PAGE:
The Memorial Tributes That Inspire Hope

A tribute card is left on the Memorial parapet and is ringed by fresh white and pink roses.
Photo by Ben Hider

More than 50 million visitors from all over the world have come to the 9/11 Memorial to pay tribute to the 2,983 victims of the February 26, 1993 and September 11, 2001 attacks. Their presence at this site made sacred through loss has inspired hope, healing, and renewal—both within themselves and in the communities they return to.

During their visit to the 9/11 Memorial, some people choose to leave a physical object—what we call a “tribute”—on the name of a victim whose personal story resonates in the visitor’s own life. This simple act of solidarity speaks to the thoughtfulness of our visitors whose displays of creativity help us all to remember.

Some tributes appear regularly on a victim’s name because of their personal association with the object. These include the famous red bandanas on Welles Remy Crowther’s name, aviation pins on the names of the 9/11 flight crews, or an international flag on the name of a foreign national.

Others appear less frequently but are equally powerful in what new information they reveal. Both the story of Ron Fazio’s family leaving Reese’s Peanut Butter Cups or friends of Betty “Bee” Ong leaving toy Bumblebees illustrate the personal significance of 9/11 and the beautiful response of so many who were close to them.

Pink and yellow flowers are left on one of the monoliths in the Memorial Glade.
Tributes left on the 9/11 Memorial Glade
Photo by Monika Graff

Since the dedication of the 9/11 Memorial Glade in May 2019, a new group of tributes has emerged. We see many prayer cards and flowers on the monoliths left as tribute to those brave men and women who worked during the nine-month rescue and recovery effort.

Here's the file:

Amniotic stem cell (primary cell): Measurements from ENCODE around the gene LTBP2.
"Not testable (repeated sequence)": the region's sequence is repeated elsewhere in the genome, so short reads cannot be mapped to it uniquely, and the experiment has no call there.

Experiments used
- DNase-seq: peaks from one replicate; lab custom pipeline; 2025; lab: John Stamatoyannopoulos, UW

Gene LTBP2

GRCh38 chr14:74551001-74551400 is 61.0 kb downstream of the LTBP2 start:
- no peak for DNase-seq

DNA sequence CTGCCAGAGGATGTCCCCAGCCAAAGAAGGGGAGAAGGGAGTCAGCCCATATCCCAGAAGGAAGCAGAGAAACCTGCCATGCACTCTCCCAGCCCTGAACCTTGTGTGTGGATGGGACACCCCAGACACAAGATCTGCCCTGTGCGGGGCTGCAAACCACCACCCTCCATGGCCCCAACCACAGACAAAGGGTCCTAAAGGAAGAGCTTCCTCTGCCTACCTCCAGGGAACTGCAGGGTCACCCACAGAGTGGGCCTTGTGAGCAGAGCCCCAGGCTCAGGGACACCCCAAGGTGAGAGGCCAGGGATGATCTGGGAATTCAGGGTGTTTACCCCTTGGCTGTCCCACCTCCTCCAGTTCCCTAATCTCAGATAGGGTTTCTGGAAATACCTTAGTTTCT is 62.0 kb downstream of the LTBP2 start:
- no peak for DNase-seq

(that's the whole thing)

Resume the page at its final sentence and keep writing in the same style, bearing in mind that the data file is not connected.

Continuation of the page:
Each night, the tributes are removed from the Memorial to ensure what we call “a democracy of names,” meaning no one tribute can make the significance of one name greater than another’s. We cherish all the victims equally, and we ensure that visitors to experience the Memorial plaza in that way every day.

After collection, the tributes are evaluated one by one, and curators decide if the items left behind can and should be taken into the collection. Biodegradable material, such as flowers or food, cannot be preserved, and therefore cannot be accessioned into the Museum’s permanent collection. Furthermore, any sealed letters left on the plaza may be accessioned into the collection, but they are not opened out of respect for the letter writer’s privacy.

You can read more about the special care that tributes receive after they are left on the site. When we reopen the 9/11 Memorial, visitors are encouraged to leave a tribute as a sign of healing and remembrance.

By Timothy McGuirk, Communications Manager, 9/11 Memorial & Museum

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